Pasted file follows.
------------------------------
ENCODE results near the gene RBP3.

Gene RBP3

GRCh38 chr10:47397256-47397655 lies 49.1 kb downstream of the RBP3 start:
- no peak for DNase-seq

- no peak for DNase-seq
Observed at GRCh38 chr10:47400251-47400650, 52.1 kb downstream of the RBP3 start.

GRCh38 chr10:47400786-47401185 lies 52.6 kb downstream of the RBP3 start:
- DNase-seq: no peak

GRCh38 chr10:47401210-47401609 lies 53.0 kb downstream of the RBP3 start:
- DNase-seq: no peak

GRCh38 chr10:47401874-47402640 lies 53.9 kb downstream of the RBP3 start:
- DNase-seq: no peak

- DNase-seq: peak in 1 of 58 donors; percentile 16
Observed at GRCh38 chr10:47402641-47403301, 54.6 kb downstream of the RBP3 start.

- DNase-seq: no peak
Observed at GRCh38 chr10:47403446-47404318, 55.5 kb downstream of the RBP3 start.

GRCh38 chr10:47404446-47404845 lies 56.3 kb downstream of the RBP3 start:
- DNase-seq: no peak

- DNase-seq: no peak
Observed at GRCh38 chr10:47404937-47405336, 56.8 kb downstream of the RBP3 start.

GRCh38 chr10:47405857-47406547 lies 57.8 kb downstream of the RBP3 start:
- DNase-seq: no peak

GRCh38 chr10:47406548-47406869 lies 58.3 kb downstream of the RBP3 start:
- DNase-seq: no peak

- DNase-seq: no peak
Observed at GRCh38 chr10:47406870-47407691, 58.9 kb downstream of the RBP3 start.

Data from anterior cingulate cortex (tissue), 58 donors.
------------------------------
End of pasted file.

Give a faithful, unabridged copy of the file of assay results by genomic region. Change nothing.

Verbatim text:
ENCODE results near the gene RBP3.

Gene RBP3

GRCh38 chr10:47397256-47397655 lies 49.1 kb downstream of the RBP3 start:
- no peak for DNase-seq

- no peak for DNase-seq
Observed at GRCh38 chr10:47400251-47400650, 52.1 kb downstream of the RBP3 start.

GRCh38 chr10:47400786-47401185 lies 52.6 kb downstream of the RBP3 start:
- DNase-seq: no peak

GRCh38 chr10:47401210-47401609 lies 53.0 kb downstream of the RBP3 start:
- DNase-seq: no peak

GRCh38 chr10:47401874-47402640 lies 53.9 kb downstream of the RBP3 start:
- DNase-seq: no peak

- DNase-seq: peak in 1 of 58 donors; percentile 16
Observed at GRCh38 chr10:47402641-47403301, 54.6 kb downstream of the RBP3 start.

- DNase-seq: no peak
Observed at GRCh38 chr10:47403446-47404318, 55.5 kb downstream of the RBP3 start.

GRCh38 chr10:47404446-47404845 lies 56.3 kb downstream of the RBP3 start:
- DNase-seq: no peak

- DNase-seq: no peak
Observed at GRCh38 chr10:47404937-47405336, 56.8 kb downstream of the RBP3 start.

GRCh38 chr10:47405857-47406547 lies 57.8 kb downstream of the RBP3 start:
- DNase-seq: no peak

GRCh38 chr10:47406548-47406869 lies 58.3 kb downstream of the RBP3 start:
- DNase-seq: no peak

- DNase-seq: no peak
Observed at GRCh38 chr10:47406870-47407691, 58.9 kb downstream of the RBP3 start.

Data from anterior cingulate cortex (tissue), 58 donors.